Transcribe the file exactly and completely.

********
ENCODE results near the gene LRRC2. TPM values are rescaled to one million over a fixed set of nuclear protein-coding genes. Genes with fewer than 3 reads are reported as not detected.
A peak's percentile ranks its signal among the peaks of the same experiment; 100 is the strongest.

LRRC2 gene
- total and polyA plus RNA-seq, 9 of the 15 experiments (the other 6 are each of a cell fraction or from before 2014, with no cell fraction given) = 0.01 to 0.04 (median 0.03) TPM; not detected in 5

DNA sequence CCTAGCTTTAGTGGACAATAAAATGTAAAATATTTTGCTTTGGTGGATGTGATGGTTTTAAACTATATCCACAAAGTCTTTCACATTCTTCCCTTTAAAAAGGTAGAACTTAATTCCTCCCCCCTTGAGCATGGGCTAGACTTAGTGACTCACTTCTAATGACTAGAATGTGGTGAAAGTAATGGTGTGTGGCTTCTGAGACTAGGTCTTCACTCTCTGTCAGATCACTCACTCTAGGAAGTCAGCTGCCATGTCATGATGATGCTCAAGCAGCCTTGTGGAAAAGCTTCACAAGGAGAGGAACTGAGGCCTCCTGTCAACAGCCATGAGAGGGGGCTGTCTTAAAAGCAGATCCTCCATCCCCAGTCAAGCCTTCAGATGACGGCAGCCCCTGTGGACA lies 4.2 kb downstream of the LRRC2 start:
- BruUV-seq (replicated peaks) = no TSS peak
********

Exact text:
ENCODE results near the gene LRRC2. TPM values are rescaled to one million over a fixed set of nuclear protein-coding genes. Genes with fewer than 3 reads are reported as not detected.
A peak's percentile ranks its signal among the peaks of the same experiment; 100 is the strongest.

LRRC2 gene
- total and polyA plus RNA-seq, 9 of the 15 experiments (the other 6 are each of a cell fraction or from before 2014, with no cell fraction given) = 0.01 to 0.04 (median 0.03) TPM; not detected in 5

DNA sequence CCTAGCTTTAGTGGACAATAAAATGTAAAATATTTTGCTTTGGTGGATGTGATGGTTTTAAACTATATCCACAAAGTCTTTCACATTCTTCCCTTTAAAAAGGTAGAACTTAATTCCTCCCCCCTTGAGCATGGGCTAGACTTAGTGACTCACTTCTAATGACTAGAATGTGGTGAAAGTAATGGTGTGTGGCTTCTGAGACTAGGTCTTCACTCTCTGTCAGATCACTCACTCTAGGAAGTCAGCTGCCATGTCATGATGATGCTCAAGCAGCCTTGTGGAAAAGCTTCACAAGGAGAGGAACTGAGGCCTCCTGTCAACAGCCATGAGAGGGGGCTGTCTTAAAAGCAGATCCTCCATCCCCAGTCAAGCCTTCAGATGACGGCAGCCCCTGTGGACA lies 4.2 kb downstream of the LRRC2 start:
- BruUV-seq (replicated peaks) = no TSS peak